Archive, Industry News

Electronic work diaries era kicks off in Australia

NHVR reminds users of rules along with noting Christmas fatigue focus


The National Heavy Vehicle Regulator (NHVR) and Teletrac Navman have marked the go-live day for electronic work diaries (EWDs).

And the NHVR couples recognition of the historic day with a Christmas safety message.

“The era of electronic work diaries, which begins today, will coincide with the NHVR’s increased focus on fatigue in the lead-up to Christmas 2020,” NHVR CEO Sal Petroccitto says.

“Step Global’s Smart eDriver and Teletrac Navman’s Sentinel system were both approved having met the strict requirements to provide an alternative to the written work diary.

“In addition to the rollout of EWDs, we will continue our fatigue information campaigns and fatigue will be a focus of our compliance activities in the coming weeks.

“As we head into the busy Christmas period, many operators are reporting an increased freight load, which will be a boost after a difficult year.

“Please take the time to ensure your safety systems are robust and drivers are getting the required rest and take care on the road in the lead-up to Christmas.” 

Read about the EWDs go-ahead announcement, here

Teletrac Navman marks the EWD moment with a news event involving Toll and the NHVR.

“We are proud to be one of the first telematics provider to be granted full approval from the regulator to roll out our Electronic Work Diary as an alternative to written work diaries,” Teletrac Navman chief product officer Andrew Rossington says.

“The solution will empower drivers and fleet operators to manage their own compliance, giving managers peace of mind that their drivers are safe.

“The benefits are there for everyone, better supply chain efficiencies, simple planning tools for drivers and transport operators and better road safety outcomes.”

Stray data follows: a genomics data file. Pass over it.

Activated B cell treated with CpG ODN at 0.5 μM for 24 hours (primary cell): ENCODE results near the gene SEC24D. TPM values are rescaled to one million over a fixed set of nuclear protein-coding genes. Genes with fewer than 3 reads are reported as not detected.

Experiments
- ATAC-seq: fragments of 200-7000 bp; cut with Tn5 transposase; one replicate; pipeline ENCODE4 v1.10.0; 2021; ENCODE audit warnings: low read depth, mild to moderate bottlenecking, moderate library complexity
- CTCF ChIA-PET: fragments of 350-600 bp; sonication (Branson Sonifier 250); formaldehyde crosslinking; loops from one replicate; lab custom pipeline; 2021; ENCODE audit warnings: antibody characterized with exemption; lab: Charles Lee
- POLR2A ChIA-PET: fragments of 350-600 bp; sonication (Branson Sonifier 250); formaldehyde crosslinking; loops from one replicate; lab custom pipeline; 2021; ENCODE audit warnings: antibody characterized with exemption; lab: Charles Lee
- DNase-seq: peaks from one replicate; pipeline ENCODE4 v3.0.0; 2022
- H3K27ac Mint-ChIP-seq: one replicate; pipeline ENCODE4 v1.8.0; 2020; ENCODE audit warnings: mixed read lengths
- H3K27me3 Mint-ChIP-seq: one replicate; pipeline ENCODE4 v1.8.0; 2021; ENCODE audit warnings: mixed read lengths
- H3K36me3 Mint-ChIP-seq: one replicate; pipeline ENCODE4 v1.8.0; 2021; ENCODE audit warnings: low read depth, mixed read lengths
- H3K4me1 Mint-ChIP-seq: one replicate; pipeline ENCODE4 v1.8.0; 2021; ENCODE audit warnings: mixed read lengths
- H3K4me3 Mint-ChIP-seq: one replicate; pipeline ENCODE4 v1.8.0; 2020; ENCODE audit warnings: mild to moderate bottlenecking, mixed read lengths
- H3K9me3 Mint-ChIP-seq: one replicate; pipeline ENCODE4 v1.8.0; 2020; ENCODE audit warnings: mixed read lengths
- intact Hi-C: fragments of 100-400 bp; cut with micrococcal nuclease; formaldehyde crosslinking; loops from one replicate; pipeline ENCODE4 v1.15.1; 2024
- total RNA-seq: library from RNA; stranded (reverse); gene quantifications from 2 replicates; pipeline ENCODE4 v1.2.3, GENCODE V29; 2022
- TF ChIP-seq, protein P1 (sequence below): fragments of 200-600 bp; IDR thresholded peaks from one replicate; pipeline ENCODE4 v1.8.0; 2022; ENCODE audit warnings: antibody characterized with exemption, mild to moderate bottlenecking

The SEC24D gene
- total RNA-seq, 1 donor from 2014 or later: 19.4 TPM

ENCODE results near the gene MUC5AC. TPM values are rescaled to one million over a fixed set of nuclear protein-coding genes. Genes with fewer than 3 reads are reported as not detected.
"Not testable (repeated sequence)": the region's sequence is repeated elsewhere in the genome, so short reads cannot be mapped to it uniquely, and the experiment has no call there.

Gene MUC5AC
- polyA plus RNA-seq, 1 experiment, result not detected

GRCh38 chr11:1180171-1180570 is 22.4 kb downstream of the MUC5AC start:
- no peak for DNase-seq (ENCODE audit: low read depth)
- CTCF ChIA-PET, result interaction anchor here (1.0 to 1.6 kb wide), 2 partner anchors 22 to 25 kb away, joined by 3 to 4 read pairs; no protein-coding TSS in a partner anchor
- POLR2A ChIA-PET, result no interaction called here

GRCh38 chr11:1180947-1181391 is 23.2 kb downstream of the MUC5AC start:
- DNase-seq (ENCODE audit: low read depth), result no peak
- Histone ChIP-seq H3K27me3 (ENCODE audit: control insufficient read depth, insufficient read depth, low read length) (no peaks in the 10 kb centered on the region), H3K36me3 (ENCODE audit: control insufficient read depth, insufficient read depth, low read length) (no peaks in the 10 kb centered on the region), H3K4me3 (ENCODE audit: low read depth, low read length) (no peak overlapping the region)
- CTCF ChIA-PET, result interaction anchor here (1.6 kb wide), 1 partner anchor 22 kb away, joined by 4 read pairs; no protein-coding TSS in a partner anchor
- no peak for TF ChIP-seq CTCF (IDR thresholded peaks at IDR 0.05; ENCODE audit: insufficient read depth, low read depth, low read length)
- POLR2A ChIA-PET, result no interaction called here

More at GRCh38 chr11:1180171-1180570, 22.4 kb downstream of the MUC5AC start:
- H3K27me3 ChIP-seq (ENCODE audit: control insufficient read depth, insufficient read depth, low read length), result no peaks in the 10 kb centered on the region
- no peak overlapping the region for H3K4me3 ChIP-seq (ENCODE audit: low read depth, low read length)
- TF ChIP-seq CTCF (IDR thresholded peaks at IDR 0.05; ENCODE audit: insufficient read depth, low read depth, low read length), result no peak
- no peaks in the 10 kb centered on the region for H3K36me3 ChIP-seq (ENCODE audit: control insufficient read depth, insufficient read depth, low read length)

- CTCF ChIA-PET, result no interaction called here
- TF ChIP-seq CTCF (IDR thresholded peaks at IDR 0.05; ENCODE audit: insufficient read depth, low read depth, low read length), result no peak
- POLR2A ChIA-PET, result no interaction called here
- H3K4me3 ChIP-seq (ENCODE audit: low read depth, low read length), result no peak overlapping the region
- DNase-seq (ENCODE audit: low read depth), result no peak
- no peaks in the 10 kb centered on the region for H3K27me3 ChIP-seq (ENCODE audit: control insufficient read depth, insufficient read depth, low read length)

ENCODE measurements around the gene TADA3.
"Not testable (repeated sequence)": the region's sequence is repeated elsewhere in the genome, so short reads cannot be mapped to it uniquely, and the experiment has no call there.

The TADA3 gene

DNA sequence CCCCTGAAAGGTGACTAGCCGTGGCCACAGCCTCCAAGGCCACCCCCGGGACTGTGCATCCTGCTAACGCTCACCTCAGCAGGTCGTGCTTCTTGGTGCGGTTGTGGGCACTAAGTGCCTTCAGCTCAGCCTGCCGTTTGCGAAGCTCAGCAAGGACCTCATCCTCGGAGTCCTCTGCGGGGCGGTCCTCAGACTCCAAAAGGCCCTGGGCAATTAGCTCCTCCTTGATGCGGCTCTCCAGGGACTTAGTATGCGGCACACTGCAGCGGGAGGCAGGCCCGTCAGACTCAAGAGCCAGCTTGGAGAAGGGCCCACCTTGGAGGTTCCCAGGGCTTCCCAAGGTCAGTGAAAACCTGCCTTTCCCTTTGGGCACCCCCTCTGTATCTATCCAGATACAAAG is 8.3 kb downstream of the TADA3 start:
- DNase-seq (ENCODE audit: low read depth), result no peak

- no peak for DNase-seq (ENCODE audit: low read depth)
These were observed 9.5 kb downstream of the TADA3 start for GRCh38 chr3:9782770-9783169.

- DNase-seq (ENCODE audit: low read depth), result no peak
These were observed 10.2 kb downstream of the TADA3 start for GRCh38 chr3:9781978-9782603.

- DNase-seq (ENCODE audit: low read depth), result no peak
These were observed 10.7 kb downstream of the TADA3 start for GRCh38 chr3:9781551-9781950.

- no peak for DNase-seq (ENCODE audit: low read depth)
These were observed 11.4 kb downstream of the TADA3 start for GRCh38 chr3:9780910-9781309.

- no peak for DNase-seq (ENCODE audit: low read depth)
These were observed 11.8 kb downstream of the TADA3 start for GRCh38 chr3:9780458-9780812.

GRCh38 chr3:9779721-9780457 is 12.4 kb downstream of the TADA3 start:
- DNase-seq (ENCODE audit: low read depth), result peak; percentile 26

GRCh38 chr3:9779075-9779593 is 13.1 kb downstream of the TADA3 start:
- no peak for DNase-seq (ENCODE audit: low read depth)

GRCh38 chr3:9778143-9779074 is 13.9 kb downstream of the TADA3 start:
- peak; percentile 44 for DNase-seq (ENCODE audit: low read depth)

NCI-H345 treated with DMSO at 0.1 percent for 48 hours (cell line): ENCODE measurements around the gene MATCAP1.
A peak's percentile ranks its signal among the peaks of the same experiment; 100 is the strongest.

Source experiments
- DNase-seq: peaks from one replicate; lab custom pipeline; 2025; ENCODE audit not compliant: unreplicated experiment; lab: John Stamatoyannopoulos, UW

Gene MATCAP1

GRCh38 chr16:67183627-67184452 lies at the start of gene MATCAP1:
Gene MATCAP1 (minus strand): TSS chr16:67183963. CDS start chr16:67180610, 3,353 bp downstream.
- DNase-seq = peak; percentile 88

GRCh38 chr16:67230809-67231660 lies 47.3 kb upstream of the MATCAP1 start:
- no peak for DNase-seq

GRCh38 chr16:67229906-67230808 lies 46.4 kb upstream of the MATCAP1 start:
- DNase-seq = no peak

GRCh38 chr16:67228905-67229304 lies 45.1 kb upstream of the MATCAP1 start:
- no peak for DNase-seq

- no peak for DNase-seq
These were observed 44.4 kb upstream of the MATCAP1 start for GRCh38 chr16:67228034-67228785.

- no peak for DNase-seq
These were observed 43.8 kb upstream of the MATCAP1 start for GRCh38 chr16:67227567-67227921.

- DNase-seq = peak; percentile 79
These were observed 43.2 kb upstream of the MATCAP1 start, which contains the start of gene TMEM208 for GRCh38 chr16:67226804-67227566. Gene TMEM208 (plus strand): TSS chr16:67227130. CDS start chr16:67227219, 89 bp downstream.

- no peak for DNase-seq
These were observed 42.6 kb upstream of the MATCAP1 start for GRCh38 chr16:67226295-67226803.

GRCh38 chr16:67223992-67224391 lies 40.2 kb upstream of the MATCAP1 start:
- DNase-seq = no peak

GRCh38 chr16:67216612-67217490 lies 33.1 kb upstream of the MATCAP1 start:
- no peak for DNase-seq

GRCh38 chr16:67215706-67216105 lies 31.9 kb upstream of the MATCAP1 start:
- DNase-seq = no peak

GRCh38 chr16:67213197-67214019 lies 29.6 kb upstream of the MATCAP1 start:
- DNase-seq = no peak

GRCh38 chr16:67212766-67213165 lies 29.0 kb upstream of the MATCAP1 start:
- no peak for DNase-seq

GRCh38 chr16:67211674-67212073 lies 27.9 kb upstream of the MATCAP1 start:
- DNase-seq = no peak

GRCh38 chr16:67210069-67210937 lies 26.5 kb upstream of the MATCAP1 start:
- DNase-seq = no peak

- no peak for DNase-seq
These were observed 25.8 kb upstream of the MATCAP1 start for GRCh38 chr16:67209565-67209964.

For Toll, the day is a vindication of efforts to get the technology officially accepted and a step along the way to getting a five-driver pilot program starting today to expand to 150 drivers by March.

“The arrival of EWDs is a very exciting moment for the industry and our organisation, and we’re thrilled to be one of the first putting rubber to road,” Toll Group global head of health, safety and environment Richard Turner says.

“As an organisation, we are safety obsessed and this switch is another example of our ongoing focus on improving safety for our people and communities by investing in meaningful innovation.”

On a practical level, the NHVR insists it will ease compliance burden but warns about having the correct technology and systems in place.

“From today, drivers can record their work and rest hours by pressing a button, rather than spending time ruling lines and counting multiple time periods on multiple pieces of papers,” NHVR senior safety and compliance officer Joe Tarzia says.

“EWDs will enable drivers to spend more time focusing on managing their fatigue, rather than managing the book – which is an important step forward in delivering improved fatigue safety outcomes.

“However, it’s important that drivers ensure they are using an approved EWD, have been issued a unique identification number for EWDs and continue to carry their written work diary for the transition period of at least 28 days.”


Previous ArticleNext Article
  1. Australian Truck Radio Listen Live
Send this to a friend